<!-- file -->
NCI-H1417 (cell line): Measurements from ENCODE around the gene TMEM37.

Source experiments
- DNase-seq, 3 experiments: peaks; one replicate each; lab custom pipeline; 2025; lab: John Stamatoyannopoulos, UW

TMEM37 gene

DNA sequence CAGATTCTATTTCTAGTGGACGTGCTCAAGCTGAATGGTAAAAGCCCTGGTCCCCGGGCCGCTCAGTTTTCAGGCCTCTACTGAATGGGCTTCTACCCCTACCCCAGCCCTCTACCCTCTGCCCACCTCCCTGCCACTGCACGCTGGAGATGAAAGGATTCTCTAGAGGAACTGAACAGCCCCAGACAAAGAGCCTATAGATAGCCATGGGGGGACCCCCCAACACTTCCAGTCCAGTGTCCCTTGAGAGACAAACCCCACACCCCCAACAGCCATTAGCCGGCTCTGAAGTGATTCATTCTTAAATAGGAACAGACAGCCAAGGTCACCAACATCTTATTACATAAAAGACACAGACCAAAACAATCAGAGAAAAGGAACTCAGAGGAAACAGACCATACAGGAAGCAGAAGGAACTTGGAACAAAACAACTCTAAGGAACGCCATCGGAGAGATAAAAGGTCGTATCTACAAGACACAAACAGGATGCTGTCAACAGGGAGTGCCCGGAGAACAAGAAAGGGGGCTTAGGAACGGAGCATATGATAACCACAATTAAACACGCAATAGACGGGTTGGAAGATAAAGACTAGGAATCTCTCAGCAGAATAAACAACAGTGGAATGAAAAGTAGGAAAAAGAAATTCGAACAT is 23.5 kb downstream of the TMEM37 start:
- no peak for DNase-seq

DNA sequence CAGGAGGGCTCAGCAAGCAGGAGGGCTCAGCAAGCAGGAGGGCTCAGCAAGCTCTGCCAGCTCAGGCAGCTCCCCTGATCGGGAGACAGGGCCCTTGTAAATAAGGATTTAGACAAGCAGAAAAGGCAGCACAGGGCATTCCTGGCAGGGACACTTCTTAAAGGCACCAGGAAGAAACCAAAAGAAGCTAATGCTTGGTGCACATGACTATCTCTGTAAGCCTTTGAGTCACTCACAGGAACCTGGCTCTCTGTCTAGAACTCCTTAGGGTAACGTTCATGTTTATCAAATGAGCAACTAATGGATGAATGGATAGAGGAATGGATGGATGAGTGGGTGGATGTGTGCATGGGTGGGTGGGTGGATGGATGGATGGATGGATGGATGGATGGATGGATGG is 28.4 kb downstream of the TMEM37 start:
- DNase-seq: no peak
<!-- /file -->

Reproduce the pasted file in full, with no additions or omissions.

NCI-H1417 (cell line): Measurements from ENCODE around the gene TMEM37.

Source experiments
- DNase-seq, 3 experiments: peaks; one replicate each; lab custom pipeline; 2025; lab: John Stamatoyannopoulos, UW

TMEM37 gene

DNA sequence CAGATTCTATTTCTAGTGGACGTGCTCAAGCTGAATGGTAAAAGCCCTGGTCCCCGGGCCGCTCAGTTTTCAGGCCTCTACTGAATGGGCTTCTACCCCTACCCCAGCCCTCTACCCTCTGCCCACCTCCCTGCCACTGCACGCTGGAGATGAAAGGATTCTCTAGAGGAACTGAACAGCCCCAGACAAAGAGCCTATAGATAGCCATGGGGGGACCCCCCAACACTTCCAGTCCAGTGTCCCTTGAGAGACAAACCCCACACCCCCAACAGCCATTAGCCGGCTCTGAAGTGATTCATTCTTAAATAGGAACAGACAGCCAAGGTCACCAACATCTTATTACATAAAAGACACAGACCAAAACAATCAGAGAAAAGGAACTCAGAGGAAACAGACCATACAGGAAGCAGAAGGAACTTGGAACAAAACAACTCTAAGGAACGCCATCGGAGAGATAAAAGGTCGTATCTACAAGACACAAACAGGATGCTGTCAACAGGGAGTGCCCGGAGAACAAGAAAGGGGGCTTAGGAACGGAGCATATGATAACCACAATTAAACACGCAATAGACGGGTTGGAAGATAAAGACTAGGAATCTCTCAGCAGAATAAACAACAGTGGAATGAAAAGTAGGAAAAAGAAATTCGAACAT is 23.5 kb downstream of the TMEM37 start:
- no peak for DNase-seq

DNA sequence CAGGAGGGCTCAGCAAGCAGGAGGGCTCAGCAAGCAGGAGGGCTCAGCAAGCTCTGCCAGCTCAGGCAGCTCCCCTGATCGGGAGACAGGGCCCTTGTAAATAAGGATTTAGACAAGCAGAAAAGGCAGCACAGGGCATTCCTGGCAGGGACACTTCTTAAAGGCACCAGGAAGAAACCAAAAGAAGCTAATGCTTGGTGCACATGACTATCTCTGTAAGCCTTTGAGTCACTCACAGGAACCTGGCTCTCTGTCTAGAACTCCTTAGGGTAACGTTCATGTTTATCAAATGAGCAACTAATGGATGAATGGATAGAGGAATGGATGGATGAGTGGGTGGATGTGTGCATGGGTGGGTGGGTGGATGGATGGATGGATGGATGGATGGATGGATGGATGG is 28.4 kb downstream of the TMEM37 start:
- DNase-seq: no peak